I initially thought that Jahaz Mahal would be shaped like an airplane as Jahaz = Plane but later learned that the Jahaz Mahal was called so because it was surrounded by water and hence it is more likely to be after a ship that sails in open seas. Hauz-i-Shamsi was built by Emperor Iltutmish of the Slave Dynasty in 1230 CE, at a location revealed to him in a dream by the Holy Prophet Muhammad. Later the Lodhi’s built Jahaz Mahal on the eastern edge of the same reservoir in the 16th century as a retreat or Inn for use by pilgrims.
I did not visit the tank as I got busy chatting with kids playing Gilli Danda in the open grounds near the Jahaz Mahal. If you are wondering what Gilli Danda is then you need to visit Mehrauli as quickly as possible, because the sport is Great Grand Father of all Bat and Ball games. One branch of family developed in cricket and is played in former colonies of United Kingdom; the other branch of family developed in Baseball and is played in current Wanna Be clones of USA.
While the group walked away I was busy clicking pictures of the now empty Jahaz Mahal and again lost my way in the gullies of Mehrauli.
But our next destination Zafar Mahal is a well-known in the area and the helpful locals happily guided us there.
Zafar Mahal is protected by a once formidable gate, that today is no match for the Jugadoo Dilliwalas to enter
Vikram by then has started explaining about this once magnificent palace that is considered the last major building constructed by the Great Mughals and also how it is related to the joint festival of both Hindus and Muslims in Delhi – ( Take a guess ) which I was fortunate to attend last year. A post on the same is coming soon. Go ahead follow desi Traveler to not miss it.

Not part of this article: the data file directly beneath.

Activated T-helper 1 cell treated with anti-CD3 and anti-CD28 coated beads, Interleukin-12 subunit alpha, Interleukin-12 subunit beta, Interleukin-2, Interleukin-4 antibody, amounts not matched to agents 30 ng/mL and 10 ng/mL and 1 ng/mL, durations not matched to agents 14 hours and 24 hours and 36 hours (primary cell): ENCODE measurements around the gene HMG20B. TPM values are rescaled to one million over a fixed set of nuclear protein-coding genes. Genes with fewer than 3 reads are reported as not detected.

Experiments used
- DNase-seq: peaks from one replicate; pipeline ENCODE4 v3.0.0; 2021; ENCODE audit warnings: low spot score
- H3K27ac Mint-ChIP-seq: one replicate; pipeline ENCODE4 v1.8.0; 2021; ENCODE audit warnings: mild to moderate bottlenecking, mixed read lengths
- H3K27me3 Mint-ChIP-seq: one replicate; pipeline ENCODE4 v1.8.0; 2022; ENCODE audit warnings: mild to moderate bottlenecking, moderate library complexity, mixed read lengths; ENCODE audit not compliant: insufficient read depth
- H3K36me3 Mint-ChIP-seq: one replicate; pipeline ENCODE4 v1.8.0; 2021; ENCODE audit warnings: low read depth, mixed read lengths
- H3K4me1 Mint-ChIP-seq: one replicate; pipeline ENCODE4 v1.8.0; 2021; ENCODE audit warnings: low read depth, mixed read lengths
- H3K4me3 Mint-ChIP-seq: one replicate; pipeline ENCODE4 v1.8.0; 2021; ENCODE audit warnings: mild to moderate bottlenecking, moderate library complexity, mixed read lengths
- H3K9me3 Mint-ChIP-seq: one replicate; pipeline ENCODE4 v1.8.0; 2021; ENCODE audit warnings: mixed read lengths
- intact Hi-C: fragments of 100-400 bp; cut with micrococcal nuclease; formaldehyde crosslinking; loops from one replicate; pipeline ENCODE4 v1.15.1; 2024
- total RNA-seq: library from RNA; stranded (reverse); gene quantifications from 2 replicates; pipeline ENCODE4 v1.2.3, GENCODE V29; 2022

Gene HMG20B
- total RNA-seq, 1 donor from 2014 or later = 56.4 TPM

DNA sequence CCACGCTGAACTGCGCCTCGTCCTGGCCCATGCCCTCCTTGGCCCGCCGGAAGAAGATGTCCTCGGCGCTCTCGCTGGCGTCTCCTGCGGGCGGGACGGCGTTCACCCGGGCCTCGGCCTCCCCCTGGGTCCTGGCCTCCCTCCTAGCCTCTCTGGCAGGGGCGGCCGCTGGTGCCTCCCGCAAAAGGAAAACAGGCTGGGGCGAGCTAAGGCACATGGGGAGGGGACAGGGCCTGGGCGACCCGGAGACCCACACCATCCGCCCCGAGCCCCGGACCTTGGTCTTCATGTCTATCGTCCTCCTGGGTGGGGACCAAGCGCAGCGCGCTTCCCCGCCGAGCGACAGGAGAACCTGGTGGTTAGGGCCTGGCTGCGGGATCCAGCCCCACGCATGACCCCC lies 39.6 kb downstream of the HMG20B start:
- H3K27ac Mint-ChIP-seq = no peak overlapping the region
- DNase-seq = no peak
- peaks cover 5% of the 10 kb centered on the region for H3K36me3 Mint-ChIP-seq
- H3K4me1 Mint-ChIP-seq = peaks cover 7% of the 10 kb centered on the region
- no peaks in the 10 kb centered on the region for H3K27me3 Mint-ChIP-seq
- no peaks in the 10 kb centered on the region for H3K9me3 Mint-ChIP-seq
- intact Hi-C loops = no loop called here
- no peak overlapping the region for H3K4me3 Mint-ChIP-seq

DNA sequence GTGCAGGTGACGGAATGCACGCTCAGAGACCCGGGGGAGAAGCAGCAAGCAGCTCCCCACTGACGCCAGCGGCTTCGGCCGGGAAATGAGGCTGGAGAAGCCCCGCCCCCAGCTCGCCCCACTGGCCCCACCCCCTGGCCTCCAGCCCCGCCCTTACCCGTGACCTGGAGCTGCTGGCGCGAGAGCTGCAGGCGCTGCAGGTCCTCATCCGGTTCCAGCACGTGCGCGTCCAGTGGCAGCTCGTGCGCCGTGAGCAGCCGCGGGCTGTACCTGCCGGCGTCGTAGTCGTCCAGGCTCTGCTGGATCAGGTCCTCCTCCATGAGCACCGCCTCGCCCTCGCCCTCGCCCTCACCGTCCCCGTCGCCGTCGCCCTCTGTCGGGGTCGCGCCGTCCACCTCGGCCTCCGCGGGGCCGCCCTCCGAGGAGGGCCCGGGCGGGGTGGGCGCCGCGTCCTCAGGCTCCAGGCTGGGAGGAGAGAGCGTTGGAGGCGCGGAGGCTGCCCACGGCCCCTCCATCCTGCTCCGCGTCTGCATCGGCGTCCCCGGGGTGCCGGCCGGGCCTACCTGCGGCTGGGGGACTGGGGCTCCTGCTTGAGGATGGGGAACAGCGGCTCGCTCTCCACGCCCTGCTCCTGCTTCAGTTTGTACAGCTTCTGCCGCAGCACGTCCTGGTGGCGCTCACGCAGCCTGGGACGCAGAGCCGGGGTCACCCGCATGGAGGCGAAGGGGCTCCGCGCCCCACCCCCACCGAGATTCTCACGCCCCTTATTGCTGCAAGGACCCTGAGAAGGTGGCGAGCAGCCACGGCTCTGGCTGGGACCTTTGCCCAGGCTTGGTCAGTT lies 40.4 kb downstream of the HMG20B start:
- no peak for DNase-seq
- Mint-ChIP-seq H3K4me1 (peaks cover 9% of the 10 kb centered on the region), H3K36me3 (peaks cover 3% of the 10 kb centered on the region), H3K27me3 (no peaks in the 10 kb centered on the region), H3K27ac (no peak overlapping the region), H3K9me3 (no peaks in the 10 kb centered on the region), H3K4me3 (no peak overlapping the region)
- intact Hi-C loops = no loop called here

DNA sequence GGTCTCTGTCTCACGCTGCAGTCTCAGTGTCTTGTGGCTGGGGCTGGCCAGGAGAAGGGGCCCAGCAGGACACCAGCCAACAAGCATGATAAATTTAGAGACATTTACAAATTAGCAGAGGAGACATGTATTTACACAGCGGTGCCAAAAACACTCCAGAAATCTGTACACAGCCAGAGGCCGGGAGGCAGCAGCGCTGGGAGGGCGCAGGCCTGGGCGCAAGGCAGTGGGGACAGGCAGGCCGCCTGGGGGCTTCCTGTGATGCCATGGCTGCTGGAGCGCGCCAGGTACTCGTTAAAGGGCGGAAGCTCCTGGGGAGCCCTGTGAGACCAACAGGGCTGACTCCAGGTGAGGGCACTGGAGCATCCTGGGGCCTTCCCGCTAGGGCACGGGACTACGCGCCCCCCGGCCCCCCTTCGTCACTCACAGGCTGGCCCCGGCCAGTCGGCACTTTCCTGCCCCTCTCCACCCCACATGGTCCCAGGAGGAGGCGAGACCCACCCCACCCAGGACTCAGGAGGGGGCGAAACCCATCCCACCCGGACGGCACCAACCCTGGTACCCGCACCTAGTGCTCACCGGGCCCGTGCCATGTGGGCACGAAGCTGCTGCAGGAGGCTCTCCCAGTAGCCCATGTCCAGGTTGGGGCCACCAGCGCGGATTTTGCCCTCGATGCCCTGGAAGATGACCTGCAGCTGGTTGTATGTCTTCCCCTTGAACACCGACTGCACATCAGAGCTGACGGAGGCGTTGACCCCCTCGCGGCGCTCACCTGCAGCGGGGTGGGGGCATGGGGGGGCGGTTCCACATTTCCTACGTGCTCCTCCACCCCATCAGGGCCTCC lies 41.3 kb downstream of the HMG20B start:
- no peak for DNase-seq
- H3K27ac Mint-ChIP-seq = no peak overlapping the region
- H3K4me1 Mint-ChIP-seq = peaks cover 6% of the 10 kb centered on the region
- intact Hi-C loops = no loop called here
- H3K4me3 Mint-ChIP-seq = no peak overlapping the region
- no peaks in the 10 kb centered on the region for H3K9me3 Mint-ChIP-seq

Now this Zafar Mahal at one time was equivalent of the Farm House of current rich and mighty and hosted various cultural programs during the visit of the emperor of Delhi, who practically now now not even ruled withing the walls of Red Fort.
When we visited it was hosting a Gilli Danda Match and some boys were counting planes as it was a bit difficult to count pigeons.
All this while Vikram was busy enlightening us about the history and geography of Delhi and while I wanted to meet him and say a Hi, he was surrounded by history lovers so I decided not to disturb him and left with my friend Pankaj G who was kind enough to drive me around.
While walking back we clicked some pictures of old homes and a few shopkeepers. But that my friend is another post. I missed a few other places that Vikram and the Heritage photography group went to. But I hope to meet him again and walk again the paths where the mighty emperors of Delhi have rewritten history.
Below is the Google Map that I took during the walk:
Remember I did not complete the walk so for a more correct version of the walk visit Vikram’s post here.
How to reach Mehrauli: The best bet is Delhi Metro Yellow line and then get down at Mehrauli Metro Station and walk or take a feeder service, or auto rickshaw. If you are a bit less pro-planet you can take a car and park it either in front of Qutub Minar or opposite the Sub Registrar’s office in Mehrauli, very close to Yogmaya Temple.